Academics on Camera
Helen Weinstein, Director of Historyworks, was involved with shaping the project from the inception, discussing with the Professor Andrew Mcrae, (the PI of the AHRC funded project), how best to have engagement and impact for the academic team. We came up with the idea that in the process of making the short films for teachers and students to showcase original sources of the Stuart era, we would also coach the academics in how best to present themselves to camera, helping them shape their own scripts and learn how to be 'natural' on camera, so that these short films with the academics describing their individual roles in the Stuarts-Online project and describing their academic interests for a wider audience, could be used on their institutional websites to both promote the project, and also to act as 'showreels' for the academics to showcase their communication skills in front of camera to engage potential future media opportunities!
One of our workshops was with a renowned documentary producer and director, Christopher Spencer, who was brought in by Historyworks to work alongside us and the academic team to teach the academic team more about the grammar of television, and to produce a short 'advocacy film' which we filmed in the Old Library of Jesus College, Oxford. We chose this setting because it had a 'warm' light and although rather cold for comfortable filming on the day, created continuity between the different speakers and was easy on the eye! Because we made the advocacy film after we had recorded all the short individual films, it meant that the academics had become more used to the recording process and found it easier to interact with one another when we posed them around the table discussing a document to show students and teachers that there can be multi-valent interpretations.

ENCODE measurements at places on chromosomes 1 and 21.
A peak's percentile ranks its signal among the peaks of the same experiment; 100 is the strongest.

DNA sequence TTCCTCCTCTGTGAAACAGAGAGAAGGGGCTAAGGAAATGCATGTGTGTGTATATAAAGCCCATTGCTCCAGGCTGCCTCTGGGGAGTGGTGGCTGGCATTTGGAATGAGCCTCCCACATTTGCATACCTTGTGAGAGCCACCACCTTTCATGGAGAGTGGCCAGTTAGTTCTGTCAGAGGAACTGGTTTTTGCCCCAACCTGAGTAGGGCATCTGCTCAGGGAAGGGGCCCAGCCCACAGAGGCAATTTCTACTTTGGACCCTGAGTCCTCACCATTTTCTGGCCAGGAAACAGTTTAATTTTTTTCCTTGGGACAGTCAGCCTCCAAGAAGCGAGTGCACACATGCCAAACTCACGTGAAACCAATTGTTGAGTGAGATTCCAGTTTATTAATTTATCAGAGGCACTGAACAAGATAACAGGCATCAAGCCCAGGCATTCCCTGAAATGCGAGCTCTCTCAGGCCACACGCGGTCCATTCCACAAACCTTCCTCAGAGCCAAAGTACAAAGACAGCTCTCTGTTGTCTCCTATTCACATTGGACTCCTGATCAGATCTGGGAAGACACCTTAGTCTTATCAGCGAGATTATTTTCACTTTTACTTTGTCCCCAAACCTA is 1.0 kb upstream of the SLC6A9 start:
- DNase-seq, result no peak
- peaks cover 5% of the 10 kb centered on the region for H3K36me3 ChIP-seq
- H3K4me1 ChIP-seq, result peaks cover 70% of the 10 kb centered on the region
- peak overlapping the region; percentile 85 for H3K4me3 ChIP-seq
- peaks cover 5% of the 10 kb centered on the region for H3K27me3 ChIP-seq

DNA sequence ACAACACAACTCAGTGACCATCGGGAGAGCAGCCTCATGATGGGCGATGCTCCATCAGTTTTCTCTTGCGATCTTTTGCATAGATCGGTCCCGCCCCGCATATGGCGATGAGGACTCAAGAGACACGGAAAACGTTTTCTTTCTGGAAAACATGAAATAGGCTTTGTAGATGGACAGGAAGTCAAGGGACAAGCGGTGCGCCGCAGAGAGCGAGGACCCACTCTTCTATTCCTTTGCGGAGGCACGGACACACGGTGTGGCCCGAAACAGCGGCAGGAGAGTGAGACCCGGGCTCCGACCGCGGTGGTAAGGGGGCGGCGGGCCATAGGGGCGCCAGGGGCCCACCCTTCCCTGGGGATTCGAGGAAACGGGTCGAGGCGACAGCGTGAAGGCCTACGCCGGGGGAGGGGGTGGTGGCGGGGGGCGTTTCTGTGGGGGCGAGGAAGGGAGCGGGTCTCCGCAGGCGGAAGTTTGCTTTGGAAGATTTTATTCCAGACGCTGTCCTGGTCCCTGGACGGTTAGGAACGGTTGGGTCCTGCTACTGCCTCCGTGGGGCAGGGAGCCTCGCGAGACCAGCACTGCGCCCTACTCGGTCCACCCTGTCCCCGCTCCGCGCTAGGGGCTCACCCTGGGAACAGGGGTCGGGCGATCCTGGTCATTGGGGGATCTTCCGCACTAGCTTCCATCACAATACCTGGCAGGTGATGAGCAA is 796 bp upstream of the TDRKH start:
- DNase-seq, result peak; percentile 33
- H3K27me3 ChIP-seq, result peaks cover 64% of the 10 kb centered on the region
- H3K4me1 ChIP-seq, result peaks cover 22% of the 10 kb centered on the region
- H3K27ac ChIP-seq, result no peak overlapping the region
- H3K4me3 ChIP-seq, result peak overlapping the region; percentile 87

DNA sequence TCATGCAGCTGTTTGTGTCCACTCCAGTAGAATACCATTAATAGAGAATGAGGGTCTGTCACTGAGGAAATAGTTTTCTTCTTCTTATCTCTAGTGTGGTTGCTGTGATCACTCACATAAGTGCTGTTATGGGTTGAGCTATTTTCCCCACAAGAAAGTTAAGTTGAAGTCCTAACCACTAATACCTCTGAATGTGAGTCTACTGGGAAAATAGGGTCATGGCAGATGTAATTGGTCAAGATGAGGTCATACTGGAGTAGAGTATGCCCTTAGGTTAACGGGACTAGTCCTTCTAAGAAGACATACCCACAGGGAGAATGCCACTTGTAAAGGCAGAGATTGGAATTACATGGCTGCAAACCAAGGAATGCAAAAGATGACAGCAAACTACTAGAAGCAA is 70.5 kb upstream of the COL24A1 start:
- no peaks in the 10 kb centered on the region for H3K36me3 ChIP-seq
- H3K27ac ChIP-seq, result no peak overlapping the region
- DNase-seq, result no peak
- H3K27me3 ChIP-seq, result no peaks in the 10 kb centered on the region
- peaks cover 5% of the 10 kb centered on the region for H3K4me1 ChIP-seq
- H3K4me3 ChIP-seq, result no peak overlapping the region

The point of the advocacy film, which has worked well, is to enable the researchers to directly appeal to the audience and to say to camera why the Stuarts-Online project matters, what is interesting about the stuart century, what insights are offered by directly working on original sources, and how the new website at Stuarts-Online will provide a range of resources for both educational users and for the interested general public. Take a look here:
Andrew McRae is the Professor of Renaissance Studies and Head of English at the University of Exeter.
Professor Paulina Kewes is the Helen Morag Fellow and Clarendon Associate Professor of English Literature at Jesus College, University of Oxford.
Dr John West is Assistant Professor in Early Modern Literature and Drama at the University of Nottingham. He previously worked at the University of Exeter, where he was Research Associate on The Stuart Successions Project.
Dr Joseph Hone is the Lumley Research Fellow in English at Magdalene College, Cambridge. He received his doctorate from the University of Oxford in 2016, after completing his undergraduate degree at Oxford and MA at the University of Exeter. Before coming to Cambridge, he was a Retained Lecturer in English Literature at Jesus College, Oxford. For the academic year 2014-15 I was Katharine F. Pantzer Jr. Fellow in Descriptive Bibliography at Harvard
Anna-Marie Linnell has been working on a doctoral study at the University of Exeter as part of the The Stuart Successions Project. Her thesis investigates the representation of royal consorts from the accession of James I in 1603 to the accession of Queen Anne in 1702.